@KaitlynMcmordie, RAID 0 = I Hate my data. Basically you store half the data on two drives. This disk operations will be faster. But it comes at the cost of reliability. A single failure in a RAID-0 means all your data is lost from every drive. – Zoredache Oct 27 '11 at 7:27
@Zoredache RAID 0 does not mean you don't care about your data. There are many applications where you have a separate backup and you don't need real-time mirroring. It just means you don't have any protection from failures from your RAID configuration. But you could have other ways to care. – Matteo Oct 27 '11 at 7:30
Losing a single sector on single disk is pretty uncommon in my experience. More likely there will be some kind of mechanical failure which will result in the lose of an entire disk. But yes, if only one block was broke on one drive, then you could still read everything else, provided you have a RAID controller, that let you continue, and didn't immediately fail out the volume. – Zoredache Oct 27 '11 at 7:39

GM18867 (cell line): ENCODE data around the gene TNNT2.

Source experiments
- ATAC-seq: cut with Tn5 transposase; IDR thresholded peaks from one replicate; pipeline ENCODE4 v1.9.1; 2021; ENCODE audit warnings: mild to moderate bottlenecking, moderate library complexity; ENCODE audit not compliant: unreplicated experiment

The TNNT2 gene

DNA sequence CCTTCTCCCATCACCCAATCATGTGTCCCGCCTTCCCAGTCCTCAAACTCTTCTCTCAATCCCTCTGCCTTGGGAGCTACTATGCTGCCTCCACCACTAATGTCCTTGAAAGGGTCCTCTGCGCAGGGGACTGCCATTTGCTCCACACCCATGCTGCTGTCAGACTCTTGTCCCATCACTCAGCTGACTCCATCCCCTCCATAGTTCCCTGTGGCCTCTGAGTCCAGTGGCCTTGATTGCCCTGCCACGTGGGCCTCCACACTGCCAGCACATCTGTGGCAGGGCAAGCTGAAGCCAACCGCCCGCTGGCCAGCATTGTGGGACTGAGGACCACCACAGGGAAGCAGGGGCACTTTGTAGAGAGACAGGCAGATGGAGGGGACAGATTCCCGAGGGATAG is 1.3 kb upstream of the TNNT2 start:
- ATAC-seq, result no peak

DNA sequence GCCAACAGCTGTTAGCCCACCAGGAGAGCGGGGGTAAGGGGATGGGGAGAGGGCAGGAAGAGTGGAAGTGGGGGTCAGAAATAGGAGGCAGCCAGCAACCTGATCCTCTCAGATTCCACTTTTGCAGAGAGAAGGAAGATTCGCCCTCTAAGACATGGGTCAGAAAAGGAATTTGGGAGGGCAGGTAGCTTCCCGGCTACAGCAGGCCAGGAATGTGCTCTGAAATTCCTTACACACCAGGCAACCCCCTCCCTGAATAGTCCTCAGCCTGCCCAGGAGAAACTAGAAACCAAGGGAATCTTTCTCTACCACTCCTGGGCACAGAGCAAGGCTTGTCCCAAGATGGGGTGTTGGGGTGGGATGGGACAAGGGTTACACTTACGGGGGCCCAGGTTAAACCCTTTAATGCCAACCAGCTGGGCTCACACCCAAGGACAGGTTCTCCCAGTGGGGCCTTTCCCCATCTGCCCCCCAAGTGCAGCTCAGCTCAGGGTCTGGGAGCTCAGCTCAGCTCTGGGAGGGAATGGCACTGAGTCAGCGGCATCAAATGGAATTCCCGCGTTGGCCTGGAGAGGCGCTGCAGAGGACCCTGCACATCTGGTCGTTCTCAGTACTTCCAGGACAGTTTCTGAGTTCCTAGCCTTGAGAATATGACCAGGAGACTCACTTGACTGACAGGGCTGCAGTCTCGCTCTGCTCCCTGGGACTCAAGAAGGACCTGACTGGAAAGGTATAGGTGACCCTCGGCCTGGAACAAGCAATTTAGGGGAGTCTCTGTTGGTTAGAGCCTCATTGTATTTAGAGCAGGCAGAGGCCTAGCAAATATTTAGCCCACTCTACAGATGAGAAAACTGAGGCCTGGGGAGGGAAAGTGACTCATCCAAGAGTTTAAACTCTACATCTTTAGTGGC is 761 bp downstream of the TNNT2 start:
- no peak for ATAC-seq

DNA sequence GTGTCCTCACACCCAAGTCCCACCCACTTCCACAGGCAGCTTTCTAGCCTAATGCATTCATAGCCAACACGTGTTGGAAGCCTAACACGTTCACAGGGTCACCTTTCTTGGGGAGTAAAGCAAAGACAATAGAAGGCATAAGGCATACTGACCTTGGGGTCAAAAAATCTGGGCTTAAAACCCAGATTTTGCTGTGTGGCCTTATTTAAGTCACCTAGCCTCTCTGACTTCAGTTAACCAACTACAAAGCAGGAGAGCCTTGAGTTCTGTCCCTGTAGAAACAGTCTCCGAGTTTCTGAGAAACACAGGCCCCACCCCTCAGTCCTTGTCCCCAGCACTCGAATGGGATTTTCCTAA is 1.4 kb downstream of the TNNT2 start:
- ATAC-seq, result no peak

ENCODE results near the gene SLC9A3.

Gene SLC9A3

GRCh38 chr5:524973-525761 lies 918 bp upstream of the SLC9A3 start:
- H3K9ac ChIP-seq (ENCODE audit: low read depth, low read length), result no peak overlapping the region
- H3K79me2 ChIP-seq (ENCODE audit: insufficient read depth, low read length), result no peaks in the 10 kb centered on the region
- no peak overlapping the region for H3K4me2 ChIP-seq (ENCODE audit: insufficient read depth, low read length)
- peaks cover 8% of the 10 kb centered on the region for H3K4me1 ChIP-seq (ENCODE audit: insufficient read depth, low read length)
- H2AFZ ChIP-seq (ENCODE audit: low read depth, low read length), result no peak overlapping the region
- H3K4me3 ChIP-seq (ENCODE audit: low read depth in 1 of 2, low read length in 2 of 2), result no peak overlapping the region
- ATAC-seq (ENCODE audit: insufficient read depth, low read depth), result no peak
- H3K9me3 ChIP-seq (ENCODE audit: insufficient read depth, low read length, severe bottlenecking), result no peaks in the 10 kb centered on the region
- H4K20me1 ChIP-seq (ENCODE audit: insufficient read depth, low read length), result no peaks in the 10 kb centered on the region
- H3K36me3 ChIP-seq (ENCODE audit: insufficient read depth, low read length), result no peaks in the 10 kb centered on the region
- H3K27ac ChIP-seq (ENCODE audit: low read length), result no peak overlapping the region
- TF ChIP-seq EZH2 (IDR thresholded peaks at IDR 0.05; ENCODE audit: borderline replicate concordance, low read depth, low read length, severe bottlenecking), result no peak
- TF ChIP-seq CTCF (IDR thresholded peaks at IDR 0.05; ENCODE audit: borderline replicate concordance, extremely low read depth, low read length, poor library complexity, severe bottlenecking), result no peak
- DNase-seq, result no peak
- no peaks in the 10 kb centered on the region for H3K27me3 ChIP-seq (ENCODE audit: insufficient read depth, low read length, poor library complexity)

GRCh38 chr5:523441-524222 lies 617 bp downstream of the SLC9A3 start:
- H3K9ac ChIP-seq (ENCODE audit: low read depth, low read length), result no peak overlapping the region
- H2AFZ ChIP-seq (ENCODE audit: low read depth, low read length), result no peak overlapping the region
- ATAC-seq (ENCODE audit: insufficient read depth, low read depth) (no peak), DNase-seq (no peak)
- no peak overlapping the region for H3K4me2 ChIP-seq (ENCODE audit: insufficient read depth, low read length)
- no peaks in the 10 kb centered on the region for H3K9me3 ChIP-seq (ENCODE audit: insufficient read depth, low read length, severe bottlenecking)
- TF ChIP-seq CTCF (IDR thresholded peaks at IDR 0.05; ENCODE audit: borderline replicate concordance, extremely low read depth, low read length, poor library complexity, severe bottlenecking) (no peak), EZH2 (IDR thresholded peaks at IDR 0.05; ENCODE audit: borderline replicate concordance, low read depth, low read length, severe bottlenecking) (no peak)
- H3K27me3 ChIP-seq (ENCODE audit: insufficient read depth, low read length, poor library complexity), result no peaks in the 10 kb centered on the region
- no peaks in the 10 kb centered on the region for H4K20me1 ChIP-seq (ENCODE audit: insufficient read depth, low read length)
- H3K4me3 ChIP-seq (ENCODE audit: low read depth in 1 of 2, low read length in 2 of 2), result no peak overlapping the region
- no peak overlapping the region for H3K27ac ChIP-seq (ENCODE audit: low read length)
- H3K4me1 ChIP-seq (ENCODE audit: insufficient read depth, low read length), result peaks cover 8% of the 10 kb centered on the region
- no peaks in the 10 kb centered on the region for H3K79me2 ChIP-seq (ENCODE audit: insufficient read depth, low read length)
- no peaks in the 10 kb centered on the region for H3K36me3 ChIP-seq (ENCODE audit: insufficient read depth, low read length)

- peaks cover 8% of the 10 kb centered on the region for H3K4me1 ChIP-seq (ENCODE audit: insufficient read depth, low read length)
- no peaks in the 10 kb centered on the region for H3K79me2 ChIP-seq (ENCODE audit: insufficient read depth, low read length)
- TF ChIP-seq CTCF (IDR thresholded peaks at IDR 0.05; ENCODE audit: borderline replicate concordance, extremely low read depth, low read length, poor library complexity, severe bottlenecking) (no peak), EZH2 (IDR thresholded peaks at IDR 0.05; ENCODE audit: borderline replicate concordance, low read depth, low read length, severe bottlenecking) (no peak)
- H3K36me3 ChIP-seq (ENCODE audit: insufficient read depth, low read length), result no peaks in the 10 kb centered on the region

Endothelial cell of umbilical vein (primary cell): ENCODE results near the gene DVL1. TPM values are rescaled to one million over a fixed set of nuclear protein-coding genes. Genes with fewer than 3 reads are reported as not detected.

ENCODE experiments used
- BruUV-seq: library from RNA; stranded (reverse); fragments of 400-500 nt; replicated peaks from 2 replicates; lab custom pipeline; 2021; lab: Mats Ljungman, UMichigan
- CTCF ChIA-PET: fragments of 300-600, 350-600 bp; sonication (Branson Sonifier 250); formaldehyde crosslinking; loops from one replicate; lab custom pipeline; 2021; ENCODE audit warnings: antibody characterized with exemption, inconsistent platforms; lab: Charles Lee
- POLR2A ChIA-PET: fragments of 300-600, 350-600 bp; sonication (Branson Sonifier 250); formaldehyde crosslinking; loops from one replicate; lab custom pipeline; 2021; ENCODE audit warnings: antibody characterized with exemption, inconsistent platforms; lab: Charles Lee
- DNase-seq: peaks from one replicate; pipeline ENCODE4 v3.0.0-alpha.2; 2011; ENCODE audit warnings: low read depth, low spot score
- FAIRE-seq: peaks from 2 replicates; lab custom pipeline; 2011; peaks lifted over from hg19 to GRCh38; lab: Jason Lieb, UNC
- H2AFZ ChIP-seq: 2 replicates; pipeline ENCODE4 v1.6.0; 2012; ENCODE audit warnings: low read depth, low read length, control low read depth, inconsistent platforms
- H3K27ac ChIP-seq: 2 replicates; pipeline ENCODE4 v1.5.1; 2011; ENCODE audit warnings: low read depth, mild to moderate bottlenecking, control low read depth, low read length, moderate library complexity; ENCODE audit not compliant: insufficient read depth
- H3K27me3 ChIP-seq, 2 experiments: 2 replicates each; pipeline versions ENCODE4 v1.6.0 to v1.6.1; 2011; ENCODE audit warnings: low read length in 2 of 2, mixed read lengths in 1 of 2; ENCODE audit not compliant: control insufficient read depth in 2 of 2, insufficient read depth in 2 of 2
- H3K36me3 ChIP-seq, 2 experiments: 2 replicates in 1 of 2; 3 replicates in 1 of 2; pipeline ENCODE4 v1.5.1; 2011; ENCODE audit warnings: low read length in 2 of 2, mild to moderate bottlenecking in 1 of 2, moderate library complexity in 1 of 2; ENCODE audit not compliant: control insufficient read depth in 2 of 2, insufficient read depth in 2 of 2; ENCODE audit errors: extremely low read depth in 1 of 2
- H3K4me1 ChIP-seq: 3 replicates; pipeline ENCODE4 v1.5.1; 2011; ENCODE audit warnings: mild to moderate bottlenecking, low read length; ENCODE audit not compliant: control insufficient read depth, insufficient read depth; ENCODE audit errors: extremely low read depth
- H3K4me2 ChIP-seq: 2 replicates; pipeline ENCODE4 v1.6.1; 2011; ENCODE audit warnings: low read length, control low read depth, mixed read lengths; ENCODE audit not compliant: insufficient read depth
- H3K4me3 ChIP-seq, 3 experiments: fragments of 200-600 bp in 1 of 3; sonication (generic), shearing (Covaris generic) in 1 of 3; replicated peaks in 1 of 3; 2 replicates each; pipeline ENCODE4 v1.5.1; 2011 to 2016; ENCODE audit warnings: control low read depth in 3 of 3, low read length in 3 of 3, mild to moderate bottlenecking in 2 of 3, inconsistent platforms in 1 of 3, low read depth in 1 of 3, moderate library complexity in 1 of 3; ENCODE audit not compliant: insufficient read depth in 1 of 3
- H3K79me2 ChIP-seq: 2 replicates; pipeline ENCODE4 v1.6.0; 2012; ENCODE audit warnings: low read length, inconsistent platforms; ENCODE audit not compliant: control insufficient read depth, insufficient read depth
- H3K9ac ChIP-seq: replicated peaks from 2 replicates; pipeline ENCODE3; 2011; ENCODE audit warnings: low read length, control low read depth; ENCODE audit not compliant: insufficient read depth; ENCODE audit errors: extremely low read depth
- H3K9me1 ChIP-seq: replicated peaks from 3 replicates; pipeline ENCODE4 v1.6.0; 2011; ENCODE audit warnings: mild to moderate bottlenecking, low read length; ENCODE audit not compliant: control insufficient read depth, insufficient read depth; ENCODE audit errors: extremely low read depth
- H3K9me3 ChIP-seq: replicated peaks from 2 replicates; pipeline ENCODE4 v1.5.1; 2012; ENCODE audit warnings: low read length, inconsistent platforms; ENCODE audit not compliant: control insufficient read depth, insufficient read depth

Zoredache is right about failures, but Matteo is right about data concerns. Just because you're running in RAID0 doesn't automatically exclude the possibility of data redundancy... – Shinrai Oct 27 '11 at 14:15

RAID is just a general term for a number of different hard drive management techniques.

Mirrored is not an alternate to RAID, it is in fact a form of RAID - Mirror is RAID 1.

A list of all the RAID levels can be read from Wikipedia.

Based on the mirror, basically, if one hard drive fails the other one should be able to pick up the slack.